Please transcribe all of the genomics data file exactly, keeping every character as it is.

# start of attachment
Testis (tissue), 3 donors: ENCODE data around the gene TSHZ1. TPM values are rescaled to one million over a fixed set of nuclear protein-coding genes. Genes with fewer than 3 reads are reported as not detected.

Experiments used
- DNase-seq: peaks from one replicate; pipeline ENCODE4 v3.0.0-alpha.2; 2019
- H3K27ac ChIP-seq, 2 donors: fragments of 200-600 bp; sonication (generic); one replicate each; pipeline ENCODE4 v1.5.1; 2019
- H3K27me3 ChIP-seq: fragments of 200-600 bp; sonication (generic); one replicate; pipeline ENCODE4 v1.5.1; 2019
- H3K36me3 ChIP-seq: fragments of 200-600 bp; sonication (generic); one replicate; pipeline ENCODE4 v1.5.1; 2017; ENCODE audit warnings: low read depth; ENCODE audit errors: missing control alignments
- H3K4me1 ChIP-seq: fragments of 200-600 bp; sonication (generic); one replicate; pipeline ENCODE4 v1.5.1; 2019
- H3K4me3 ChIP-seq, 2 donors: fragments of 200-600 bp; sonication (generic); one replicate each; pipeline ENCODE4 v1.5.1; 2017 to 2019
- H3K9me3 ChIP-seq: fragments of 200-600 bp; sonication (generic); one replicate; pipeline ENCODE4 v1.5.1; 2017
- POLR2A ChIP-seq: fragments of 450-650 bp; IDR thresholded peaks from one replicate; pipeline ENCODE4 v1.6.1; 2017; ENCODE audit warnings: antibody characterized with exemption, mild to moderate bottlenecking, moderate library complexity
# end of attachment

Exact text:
Testis (tissue), 3 donors: ENCODE data around the gene TSHZ1. TPM values are rescaled to one million over a fixed set of nuclear protein-coding genes. Genes with fewer than 3 reads are reported as not detected.

Experiments used
- DNase-seq: peaks from one replicate; pipeline ENCODE4 v3.0.0-alpha.2; 2019
- H3K27ac ChIP-seq, 2 donors: fragments of 200-600 bp; sonication (generic); one replicate each; pipeline ENCODE4 v1.5.1; 2019
- H3K27me3 ChIP-seq: fragments of 200-600 bp; sonication (generic); one replicate; pipeline ENCODE4 v1.5.1; 2019
- H3K36me3 ChIP-seq: fragments of 200-600 bp; sonication (generic); one replicate; pipeline ENCODE4 v1.5.1; 2017; ENCODE audit warnings: low read depth; ENCODE audit errors: missing control alignments
- H3K4me1 ChIP-seq: fragments of 200-600 bp; sonication (generic); one replicate; pipeline ENCODE4 v1.5.1; 2019
- H3K4me3 ChIP-seq, 2 donors: fragments of 200-600 bp; sonication (generic); one replicate each; pipeline ENCODE4 v1.5.1; 2017 to 2019
- H3K9me3 ChIP-seq: fragments of 200-600 bp; sonication (generic); one replicate; pipeline ENCODE4 v1.5.1; 2017
- POLR2A ChIP-seq: fragments of 450-650 bp; IDR thresholded peaks from one replicate; pipeline ENCODE4 v1.6.1; 2017; ENCODE audit warnings: antibody characterized with exemption, mild to moderate bottlenecking, moderate library complexity